US disputes Iran's space claims

Last updated 12:07 05/02/2013
Iran monkey

IN SPACE: Iran's state-run English language Press TV shows a monkey that was launched into space.

Relevant offers

Middle East

New Taliban leader facing tension as top official quits Syrian jet crashes, 27 dead and scores injured 'Incredible' heat dome in Middle East lifts 'feels-like' temperatures to 74 degrees 'Blue Beach' offers Gazans a glimpse of the good life Teen girl stabbed at Jerusalem Gay Pride dies Saudi Arabian king leaves France after holiday controversy Palestinian youth dies after West Bank clash with Israeli troops Seven Libyan soldiers killed in clashes with Islamic State Palestinian toddler killed in suspected Jewish arson 'Mullah Omar is dead' - Taliban pulls out of talks

The United States expressed doubt on Monday (local time) about Iran's claim that it safely returned a monkey from space, saying it is questionable that the monkey survived - or if the flight happened at all.

State Department spokeswoman Victoria Nuland said a lot of questions remained "about whether the monkey that they reportedly sent up into space and reportedly came down was actually the same monkey, whether he survived."

"The Iranians said they sent a monkey, but the monkey that they showed later seemed to have different facial features," Nuland told reporters. "He was missing a little wart."

Tehran blames the confusion on Iranian media for initially using a photo of a backup monkey. It says the monkey orbited and returned safely, and President Mahmoud Ahmadinejad added Monday that he would consider being Iran's first astronaut in space.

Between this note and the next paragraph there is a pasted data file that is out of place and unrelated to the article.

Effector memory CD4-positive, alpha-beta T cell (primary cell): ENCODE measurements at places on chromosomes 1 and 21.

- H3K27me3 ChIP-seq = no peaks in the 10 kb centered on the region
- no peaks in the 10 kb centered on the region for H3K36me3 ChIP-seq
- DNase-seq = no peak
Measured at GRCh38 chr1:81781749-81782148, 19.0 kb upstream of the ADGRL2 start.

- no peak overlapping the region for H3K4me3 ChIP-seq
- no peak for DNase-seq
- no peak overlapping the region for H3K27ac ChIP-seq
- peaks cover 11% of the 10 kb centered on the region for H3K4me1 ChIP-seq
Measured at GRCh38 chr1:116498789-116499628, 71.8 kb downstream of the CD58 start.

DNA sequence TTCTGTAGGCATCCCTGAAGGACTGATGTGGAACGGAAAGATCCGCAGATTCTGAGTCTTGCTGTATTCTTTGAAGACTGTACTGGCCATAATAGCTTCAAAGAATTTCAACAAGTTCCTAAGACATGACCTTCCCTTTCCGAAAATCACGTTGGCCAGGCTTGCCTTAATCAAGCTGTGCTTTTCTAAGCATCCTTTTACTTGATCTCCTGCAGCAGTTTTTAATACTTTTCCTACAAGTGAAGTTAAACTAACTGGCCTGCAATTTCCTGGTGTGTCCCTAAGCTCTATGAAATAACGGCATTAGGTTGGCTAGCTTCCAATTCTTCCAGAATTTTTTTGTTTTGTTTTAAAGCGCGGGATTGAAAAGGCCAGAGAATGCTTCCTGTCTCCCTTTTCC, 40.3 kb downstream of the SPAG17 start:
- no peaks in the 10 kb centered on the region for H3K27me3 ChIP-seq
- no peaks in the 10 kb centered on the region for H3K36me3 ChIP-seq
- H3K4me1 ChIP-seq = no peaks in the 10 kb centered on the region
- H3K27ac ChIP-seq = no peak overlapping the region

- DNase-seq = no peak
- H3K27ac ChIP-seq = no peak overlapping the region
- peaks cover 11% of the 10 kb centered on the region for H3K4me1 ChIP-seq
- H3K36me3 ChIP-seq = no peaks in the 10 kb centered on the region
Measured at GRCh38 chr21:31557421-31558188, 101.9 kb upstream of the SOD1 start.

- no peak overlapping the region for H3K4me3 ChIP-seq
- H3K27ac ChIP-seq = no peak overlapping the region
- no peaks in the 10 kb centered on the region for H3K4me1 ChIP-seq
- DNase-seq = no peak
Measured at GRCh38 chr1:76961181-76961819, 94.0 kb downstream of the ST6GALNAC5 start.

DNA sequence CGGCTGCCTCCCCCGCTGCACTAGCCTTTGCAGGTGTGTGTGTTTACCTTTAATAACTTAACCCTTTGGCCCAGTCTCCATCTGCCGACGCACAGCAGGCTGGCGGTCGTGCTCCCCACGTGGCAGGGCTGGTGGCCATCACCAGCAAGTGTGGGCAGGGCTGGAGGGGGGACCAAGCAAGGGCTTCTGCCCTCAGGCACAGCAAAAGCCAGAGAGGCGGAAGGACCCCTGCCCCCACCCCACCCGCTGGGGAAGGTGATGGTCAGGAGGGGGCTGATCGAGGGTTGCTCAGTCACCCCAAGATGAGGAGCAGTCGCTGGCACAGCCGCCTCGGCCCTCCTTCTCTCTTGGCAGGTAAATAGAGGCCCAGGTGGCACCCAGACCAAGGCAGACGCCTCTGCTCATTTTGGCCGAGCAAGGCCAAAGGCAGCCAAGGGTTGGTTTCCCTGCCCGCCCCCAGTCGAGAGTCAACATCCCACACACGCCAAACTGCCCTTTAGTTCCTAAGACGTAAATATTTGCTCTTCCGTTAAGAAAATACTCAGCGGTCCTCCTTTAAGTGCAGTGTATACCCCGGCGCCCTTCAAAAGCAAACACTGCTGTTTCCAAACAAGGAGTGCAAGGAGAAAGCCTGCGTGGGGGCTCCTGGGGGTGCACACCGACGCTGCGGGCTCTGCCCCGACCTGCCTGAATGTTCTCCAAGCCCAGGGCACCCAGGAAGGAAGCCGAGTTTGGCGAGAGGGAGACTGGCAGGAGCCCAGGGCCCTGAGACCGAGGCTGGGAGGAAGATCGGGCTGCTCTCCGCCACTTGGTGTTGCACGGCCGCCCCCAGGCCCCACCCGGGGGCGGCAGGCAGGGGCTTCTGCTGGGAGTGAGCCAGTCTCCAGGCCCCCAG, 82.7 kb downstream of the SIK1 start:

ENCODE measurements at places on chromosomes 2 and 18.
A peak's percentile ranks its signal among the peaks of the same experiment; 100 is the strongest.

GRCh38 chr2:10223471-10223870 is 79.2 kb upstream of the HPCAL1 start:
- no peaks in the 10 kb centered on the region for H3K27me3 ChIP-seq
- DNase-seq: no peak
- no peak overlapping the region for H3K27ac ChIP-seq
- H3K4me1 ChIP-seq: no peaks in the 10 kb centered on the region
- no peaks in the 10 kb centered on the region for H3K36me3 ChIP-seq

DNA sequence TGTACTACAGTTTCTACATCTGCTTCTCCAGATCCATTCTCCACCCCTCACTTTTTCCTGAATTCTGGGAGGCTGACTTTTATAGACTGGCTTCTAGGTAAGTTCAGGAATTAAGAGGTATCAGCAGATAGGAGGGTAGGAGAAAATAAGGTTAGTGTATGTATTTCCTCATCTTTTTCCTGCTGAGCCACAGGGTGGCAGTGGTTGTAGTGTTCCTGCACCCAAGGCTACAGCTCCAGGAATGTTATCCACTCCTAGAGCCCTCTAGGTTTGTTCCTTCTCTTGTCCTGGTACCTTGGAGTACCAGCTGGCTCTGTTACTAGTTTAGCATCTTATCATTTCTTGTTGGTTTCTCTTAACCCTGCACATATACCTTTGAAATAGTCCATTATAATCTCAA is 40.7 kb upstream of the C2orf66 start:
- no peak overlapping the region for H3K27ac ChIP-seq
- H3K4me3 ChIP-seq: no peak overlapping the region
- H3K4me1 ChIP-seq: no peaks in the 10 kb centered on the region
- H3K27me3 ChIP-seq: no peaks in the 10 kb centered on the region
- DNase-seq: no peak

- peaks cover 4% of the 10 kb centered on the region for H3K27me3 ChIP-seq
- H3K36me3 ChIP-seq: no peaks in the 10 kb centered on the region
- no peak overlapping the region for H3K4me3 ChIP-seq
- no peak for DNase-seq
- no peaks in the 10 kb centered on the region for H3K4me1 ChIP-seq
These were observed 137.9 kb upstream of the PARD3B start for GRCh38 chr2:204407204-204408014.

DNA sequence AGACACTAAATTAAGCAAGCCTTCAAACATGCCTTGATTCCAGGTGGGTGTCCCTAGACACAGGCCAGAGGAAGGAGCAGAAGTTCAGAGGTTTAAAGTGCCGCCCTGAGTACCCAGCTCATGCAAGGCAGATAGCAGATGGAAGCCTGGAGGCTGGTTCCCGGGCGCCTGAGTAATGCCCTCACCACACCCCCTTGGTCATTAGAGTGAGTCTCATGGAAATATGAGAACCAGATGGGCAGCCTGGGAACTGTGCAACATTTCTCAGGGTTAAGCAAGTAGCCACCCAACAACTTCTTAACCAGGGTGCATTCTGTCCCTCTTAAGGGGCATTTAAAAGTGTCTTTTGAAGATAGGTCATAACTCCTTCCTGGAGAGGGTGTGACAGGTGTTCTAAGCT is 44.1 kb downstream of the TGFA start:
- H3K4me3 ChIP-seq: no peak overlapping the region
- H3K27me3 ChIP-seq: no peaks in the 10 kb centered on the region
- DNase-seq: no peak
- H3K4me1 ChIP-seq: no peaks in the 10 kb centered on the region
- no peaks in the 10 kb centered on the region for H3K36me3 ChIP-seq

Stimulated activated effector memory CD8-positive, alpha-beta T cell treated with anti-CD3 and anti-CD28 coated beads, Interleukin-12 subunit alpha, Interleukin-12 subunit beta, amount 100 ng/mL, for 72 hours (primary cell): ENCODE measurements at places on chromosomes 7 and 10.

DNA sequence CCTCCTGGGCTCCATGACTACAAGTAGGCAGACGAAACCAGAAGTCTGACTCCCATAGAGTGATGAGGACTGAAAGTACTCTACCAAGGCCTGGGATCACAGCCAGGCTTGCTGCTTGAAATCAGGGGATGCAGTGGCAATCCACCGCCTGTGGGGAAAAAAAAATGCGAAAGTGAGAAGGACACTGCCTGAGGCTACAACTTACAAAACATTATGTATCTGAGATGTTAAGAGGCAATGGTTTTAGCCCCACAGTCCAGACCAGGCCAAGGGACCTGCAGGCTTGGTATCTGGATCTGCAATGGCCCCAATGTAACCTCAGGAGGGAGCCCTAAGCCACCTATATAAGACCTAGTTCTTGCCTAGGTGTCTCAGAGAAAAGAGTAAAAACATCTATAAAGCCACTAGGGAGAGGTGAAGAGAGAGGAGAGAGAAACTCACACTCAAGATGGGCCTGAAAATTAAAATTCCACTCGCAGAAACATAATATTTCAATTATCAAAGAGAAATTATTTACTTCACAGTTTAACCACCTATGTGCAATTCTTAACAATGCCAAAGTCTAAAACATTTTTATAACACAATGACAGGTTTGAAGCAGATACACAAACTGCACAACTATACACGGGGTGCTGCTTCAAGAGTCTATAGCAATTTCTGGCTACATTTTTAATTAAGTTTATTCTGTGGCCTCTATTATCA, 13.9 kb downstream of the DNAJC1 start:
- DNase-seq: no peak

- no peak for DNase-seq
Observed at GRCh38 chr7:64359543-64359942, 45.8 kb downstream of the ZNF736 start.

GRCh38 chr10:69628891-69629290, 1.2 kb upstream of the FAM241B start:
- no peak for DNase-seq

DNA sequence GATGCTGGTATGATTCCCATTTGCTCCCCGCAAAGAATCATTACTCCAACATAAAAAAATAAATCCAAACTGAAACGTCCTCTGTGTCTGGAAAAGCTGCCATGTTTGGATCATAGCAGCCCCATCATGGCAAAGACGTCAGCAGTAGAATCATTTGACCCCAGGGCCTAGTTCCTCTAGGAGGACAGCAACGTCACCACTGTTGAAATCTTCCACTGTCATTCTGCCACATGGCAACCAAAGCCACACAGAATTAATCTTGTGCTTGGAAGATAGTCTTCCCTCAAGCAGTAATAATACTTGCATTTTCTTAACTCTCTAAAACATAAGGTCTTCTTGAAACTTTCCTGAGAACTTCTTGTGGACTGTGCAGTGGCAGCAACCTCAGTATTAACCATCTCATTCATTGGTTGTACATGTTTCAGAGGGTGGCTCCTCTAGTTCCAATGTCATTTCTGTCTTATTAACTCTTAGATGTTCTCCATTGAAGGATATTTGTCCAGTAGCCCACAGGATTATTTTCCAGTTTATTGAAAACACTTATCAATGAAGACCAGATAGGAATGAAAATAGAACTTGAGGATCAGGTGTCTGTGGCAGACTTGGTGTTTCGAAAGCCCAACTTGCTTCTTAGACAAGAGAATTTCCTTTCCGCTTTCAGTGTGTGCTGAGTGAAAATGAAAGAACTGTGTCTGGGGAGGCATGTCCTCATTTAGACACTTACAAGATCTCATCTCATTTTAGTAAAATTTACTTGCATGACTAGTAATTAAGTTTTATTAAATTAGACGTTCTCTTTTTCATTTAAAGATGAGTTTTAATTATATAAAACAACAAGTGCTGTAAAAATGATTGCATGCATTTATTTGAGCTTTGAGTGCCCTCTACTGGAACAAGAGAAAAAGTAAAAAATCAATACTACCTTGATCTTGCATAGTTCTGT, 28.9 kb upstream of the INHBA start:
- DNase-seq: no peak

Nuland described Ahmadinejad's proclamation as an "interesting choice," but was more diplomatic than Sen. John McCain, R-Ariz., who joked about Ahmadinejad's ruminations earlier Monday.

"Wasn't he just there last week?" McCain said in a tweet and linked to a story about the space-orbiting monkey.

Faced with criticism, McCain said in another tweet, "lighten up folks, can't everyone take a joke." But it wasn't funny to Michigan Rep. Justin Amash, a Republican, who tweeted, "Maybe you should wisen up & not make racist jokes."

Jonathan McDowell, a Harvard astronomer who tracks rocket launchings and space activity, backed up Iran's claim that monkey space flight was real. However, he had a slightly different explanation for the photo mix-up, saying the simian with the mole died during a failed space mission in 2011.

Iran has never confirmed that a monkey died in 2011, or that there was a failed mission that year.

Tehran says its goal is a manned space flight.

Washington and its allies worry the program may be cover for ballistic missile technology development.

Ad Feedback

- AP

Special offers

Featured Promotions

Sponsored Content